Halloween is breathing down our necks… just four days away. I bought six crows online that got four stars instead of five for being “too real.” I guess some rural resident had their faux crows eaten the first night they were out. That totally sold me and so I bought a few to test them out. I’m envisioning over the years becoming “The Birds” house. Spooky, right?
Our new crows drove the neighborhood raven flock completely ballistic. Now, our local crow friends generally outweigh the counterfeit ones by at least thirty pounds and give off a distinct “I’ll peck your eyes out” look. In any case, they immediately appear up on our power line cawing in alarm at the baby crows posed realistically around our front yard. (Shhhh. There’s one outside right now… I’m poised to protect my decorations at any cost. Somebody hand me that toddler to chase it away. That thing looks seriously dangerous.)
The best thing was that I put the crows out while the boys were at school. Jake noticed them right away as we got out of the car. He kept asking, “Mama, are those real crows?”
“I don’t know, are they?”
He gave them a wide arc and got down low, eying them suspiciously. He waffled several times between real and pretend. “No, they’re not moving…”
“Are you sure?”
“Rooooooar!” Arm waving. “They’re pretend!” His relief was palpable. Today we’ve seen a lot of neighborhood dogs and pedestrians giving them more than one long look…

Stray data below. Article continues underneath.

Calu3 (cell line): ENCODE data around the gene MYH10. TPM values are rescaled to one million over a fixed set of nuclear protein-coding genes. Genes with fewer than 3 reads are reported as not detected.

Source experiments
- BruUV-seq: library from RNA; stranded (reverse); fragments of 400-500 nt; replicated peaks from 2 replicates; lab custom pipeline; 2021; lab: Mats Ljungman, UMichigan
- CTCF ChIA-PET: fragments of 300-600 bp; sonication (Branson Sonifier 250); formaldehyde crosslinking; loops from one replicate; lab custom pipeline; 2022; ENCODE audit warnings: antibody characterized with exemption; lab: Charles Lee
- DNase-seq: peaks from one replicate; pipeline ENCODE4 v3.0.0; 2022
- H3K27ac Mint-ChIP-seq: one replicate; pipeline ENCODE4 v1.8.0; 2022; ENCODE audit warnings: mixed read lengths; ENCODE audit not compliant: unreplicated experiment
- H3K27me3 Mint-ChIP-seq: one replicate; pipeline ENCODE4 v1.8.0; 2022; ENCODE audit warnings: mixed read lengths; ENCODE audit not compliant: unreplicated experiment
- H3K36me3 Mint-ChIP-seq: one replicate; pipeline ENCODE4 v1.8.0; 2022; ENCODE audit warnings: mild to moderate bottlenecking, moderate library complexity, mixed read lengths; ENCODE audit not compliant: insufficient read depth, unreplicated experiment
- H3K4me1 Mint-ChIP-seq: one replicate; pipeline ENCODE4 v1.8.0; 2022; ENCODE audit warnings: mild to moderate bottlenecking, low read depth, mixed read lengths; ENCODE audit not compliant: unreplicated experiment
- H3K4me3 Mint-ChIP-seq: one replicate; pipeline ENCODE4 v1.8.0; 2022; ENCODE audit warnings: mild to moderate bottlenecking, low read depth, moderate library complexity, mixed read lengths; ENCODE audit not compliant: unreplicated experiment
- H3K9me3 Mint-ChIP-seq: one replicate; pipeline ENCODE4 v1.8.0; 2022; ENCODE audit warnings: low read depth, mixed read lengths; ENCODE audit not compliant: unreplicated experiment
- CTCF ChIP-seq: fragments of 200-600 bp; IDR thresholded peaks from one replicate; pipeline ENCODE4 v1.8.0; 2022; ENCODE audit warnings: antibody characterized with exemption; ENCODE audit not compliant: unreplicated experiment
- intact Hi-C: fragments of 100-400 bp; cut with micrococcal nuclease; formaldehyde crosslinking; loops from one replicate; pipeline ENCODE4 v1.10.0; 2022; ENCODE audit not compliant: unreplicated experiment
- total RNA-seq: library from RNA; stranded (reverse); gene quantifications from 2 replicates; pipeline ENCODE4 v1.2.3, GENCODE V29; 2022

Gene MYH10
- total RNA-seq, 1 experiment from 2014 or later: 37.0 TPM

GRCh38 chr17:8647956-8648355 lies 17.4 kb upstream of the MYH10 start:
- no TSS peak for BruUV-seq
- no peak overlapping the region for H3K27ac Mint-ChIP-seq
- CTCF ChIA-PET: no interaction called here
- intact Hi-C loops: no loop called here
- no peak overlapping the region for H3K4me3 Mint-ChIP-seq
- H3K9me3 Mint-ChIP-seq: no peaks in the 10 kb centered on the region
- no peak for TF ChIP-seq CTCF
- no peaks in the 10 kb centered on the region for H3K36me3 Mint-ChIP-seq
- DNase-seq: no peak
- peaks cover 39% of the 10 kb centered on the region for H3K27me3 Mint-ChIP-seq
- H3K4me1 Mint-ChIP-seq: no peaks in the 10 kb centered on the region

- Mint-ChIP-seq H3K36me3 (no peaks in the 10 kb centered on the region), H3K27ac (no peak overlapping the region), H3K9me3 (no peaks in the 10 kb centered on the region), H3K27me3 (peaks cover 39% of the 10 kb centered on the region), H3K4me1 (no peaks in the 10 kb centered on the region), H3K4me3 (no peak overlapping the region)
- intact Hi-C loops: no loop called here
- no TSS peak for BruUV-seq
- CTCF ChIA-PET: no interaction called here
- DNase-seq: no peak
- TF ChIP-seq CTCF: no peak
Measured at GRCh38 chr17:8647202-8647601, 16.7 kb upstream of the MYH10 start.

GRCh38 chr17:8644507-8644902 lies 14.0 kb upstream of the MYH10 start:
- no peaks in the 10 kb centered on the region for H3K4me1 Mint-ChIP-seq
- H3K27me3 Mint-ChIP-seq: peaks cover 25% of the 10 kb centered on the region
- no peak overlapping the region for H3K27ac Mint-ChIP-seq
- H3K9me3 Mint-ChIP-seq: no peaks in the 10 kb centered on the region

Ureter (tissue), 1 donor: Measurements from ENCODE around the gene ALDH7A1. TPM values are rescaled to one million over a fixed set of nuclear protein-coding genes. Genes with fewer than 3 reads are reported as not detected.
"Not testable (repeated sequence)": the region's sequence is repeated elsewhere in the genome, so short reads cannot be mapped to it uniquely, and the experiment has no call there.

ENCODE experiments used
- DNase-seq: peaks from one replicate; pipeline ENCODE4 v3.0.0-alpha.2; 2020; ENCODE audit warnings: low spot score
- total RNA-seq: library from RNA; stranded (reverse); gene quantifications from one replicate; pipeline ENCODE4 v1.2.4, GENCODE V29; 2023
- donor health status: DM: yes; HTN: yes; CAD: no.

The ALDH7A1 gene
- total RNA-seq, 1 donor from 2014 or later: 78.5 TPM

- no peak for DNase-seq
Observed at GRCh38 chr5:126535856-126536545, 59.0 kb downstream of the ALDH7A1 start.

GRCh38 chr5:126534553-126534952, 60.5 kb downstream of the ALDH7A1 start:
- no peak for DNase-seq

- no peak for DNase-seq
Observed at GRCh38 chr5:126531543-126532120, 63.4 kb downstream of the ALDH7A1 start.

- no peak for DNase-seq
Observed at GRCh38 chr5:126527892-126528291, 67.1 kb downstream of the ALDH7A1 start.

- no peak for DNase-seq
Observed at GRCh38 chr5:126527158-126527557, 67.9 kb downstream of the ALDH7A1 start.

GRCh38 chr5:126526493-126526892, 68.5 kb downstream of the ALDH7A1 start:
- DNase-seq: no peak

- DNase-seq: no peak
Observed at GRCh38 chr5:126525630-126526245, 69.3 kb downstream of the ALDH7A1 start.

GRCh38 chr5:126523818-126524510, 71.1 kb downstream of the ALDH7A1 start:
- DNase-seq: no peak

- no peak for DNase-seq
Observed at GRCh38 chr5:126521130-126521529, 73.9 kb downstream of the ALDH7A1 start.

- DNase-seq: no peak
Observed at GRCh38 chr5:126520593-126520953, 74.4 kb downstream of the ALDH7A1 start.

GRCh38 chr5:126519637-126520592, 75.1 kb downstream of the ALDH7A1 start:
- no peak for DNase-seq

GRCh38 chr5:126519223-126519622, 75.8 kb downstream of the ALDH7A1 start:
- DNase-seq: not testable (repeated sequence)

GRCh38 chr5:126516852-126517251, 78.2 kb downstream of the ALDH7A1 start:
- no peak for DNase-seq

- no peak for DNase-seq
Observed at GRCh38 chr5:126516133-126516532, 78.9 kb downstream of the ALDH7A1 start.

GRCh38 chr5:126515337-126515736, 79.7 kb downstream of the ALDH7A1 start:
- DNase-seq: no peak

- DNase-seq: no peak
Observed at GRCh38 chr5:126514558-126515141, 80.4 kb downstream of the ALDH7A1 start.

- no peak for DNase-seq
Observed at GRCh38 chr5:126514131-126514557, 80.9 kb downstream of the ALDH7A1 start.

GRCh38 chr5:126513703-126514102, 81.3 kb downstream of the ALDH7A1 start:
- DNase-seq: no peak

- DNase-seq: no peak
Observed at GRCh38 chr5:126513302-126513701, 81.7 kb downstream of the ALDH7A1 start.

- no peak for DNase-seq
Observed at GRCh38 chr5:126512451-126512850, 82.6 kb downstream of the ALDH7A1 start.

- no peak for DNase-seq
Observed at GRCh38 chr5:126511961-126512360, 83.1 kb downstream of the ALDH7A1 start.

Anyway, the real reason I’m writing this blog is to actually document a short guide on picking out early childhood Halloween costumes. There is a real science to it so pay close attention:
YEAR 1: Your baby’s first Halloween. This is a great time as you can zip them into anything head to toe, with a giant face on the hood, and they’re none the wiser. Usually their arms are too short to reach up and tug at their costume and even if they are long enough, their fingers are essentially useless. So if this is your baby’s first Halloween, I recommend you go crazy and pick out the cutest most impractical costume you can find, buy, or sew. If you’re going for originality, steer clear of bugs, wild animals and superheroes.
YEAR 2: This is the year of limbo. It’s not all out dressing-up your little defenseless doll baby, but you do still get to pick-out their costume. Rule of thumb for Halloween #2? No hoods. I remember looking around Jacob’s entire toddler class and every single Mickey, donkey and duck was headless. Costume suggestions might include professions without headgear such as dentist, lawyer, tortured artist? I’ve been pre-selling Nate’s sock monkey hat for weeks (it’s the last year I get to decide on a costume… ever). I may be able to wheedle one completely costumed picture. We’ll see.
YEAR 3: Your reign of power and influence is waning… rapidly. Your child now has a distinct opinion about their costume. The good news? They may have warmed back up to wearing something on their head. They may also feel obliged to change their mind… repeatedly. I’d recommend waiting until mid-October before committing to a costume. And then if you’re buying the costume, recycle all of the Halloween costume catalogs flooding your mailbox and make sure you socialize the chosen costume for a couple of weeks before the big day (you know, get it out, put it on, oooh and awww to cement the decision as final).
YEAR 4: Forget about it. You’re just a means to an end. If you’re lucky, they may want to be the same thing they were last year. This year Jake wanted to be “a fireman with an axe.” Then he wanted to be a lion again. Now he wants to be a lion with an axe.